Coronasomnia: Pervasive sleeplessness, self-medicating raise concerns of sleep experts


Among the many losses suffered by millions worldwide during the COVID-19 pandemic, the loss of sleep may be the most widespread, with potentially long-lasting, negative consequences on physical, mental, and emotional health, sleep researchers have found.

Results from multiple studies and surveys conducted during the pandemic show that a majority of subjects report clinically meaningful changes in sleep quality, sleep patterns, and sleep disturbances.

A sleepless woman in bed klebercordeiro/Getty Images

For example, a cross-sectional international survey conducted from late March through late April 2020 found that among more than 3,000 responders from 49 countries, 58% reported dissatisfaction with their sleep, and 40% reported a decrease in sleep quality during the pandemic, compared with pre-COVID-19 sleep, according to Uri Mandelkorn of the Natural Sleep Clinic in Jerusalem, and colleagues.

“In particular, this research raises the need to screen for worsening sleep patterns and use of sleeping aids in the more susceptible populations identified in this study, namely, women and people with insecure livelihoods or those subjected to strict quarantine. Health care providers should pay special attention to physical and psychological problems that this surge in sleep disturbances may cause,” they wrote. The report is in the Journal of Clinical Sleep Medicine.

Sleeping, more or less

A coauthor of that study, David Gozal, MD, FCCP, a pediatric pulmonologist and sleep medicine specialist at the University of Missouri in Columbia, said that the pandemic has had paradoxical effects on sleeps patterns for many.

“At the beginning, with the initial phases of lockdown for COVID, for most of the people whose jobs were not affected and who did not lose their jobs, [for whom] there was not the anxiety of being jobless and financially strapped, but who now were staying at home, there was actually a benefit. People started reporting getting more sleep and, more importantly, more vivid dreams and things of that nature,” he said in an interview.

“But as the lockdown progressed, we saw progressively and increasingly more people having difficulty falling asleep and staying asleep, using more medicines such as hypnotics to induce sleep, and we saw a 20% increase in the overall consumption of sleeping pills,” he said.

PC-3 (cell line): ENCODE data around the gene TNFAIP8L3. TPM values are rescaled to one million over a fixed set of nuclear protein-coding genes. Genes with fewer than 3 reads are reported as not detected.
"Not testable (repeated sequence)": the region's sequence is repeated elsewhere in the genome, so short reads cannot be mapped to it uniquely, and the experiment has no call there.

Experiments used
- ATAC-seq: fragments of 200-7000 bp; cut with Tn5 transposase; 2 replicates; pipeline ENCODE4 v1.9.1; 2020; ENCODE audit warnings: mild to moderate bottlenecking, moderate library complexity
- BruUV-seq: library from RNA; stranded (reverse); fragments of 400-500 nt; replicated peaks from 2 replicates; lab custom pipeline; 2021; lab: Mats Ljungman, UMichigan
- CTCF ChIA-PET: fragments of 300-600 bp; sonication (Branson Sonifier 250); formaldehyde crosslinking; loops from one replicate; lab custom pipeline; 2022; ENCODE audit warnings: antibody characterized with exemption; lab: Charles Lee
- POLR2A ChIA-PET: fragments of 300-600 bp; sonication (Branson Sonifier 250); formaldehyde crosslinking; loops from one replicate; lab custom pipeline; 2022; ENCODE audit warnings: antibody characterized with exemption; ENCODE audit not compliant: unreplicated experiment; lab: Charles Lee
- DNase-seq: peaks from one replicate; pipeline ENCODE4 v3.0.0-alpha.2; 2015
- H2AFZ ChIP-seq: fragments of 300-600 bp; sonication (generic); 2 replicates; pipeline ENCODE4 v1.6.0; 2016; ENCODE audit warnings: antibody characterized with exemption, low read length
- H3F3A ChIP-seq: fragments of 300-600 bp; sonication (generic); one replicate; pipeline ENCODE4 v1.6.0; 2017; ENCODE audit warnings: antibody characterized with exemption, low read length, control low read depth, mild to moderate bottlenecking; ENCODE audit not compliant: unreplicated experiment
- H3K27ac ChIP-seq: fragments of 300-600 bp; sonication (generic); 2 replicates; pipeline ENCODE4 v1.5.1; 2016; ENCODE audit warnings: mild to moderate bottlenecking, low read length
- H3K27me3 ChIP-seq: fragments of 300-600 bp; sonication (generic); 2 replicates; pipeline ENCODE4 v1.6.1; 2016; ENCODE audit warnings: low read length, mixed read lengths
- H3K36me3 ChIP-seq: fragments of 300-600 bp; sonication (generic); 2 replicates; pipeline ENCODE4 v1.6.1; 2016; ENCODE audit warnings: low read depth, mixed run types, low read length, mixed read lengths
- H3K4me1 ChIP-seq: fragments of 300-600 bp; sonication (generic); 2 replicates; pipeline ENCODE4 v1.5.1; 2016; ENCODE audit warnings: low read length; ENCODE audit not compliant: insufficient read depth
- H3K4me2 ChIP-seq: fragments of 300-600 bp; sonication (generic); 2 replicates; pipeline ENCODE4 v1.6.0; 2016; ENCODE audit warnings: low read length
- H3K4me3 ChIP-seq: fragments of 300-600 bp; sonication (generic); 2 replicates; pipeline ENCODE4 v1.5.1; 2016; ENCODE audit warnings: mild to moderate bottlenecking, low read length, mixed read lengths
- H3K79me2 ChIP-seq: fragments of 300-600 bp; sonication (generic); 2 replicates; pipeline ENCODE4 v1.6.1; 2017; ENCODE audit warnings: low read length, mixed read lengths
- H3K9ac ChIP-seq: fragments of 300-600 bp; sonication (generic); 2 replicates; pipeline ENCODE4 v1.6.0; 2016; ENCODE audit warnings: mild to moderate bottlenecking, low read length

Similar results were seen in a cross-sectional survey of 843 adults in the United Kingdom, which showed that nearly 70% of participants reported a change in sleep patterns, only 45% reported having refreshing sleep, and 46% reported being sleepier during lockdown than before. Two-thirds of the respondents reported that the pandemic affected their mental health, and one-fourth reported increased alcohol consumption during lockdown. Those with suspected COVID-19 infections reported having more nightmares and abnormal sleep rhythms.

It is possible that the effects of COVID-19 infection on sleep may linger long after the infection itself has resolved, results of a cohort study from China suggest. As reported in The Lancet, among 1,655 patients discharged from the Jin Yin-tan hospital in Wuhan, 26% reported sleep disturbances 6 months after acute COVID-19 infection.


Among 5,525 Canadians surveyed from April 3 through June 24, 2020, a large proportion reported the use of pharmacologic sleeps aids, said Tetyana Kendzerska, MD, PhD, assistant professor of medicine in the division of respirology at the University of Ottawa.

“At the time of the survey completion, 27% of participants reported taking sleeping aids (prescribed or [over] the counter); across the entire sample, 8% of respondents reported an increase in the frequency of sleeping medication use during the outbreak compared to before the outbreak,” she said in an interview.

Many people resort to self-medicating with over-the-counter preparations such as melatonin and pain-relief nighttime formulations containing diphenhydramine (Benadryl), a first-generation antihistamine with sedative properties, noted Kannan Ramar, MBBS, MD, a critical care, pulmonary, and sleep medicine specialist at the Mayo Clinic in Rochester, Minn., and current president of the American Academy of Sleep Medicine.

“When people are self-medicating for what they think is difficulty sleeping, the concern is that even if a diagnosis of insomnia has been established, there could be another, ongoing sleep disorder that may be undiagnosed, which might be causing the problem with insomnia,” he said in an interview.

“For example, obstructive sleep apnea might be causing people to wake up in the night or even contribute to difficulty falling asleep in the first place. So medicating for something without a known diagnosis may leave an underlying sleep disorder untreated, which won’t help the patient in either the short or the long term,” Dr. Ramar said.


Next Article: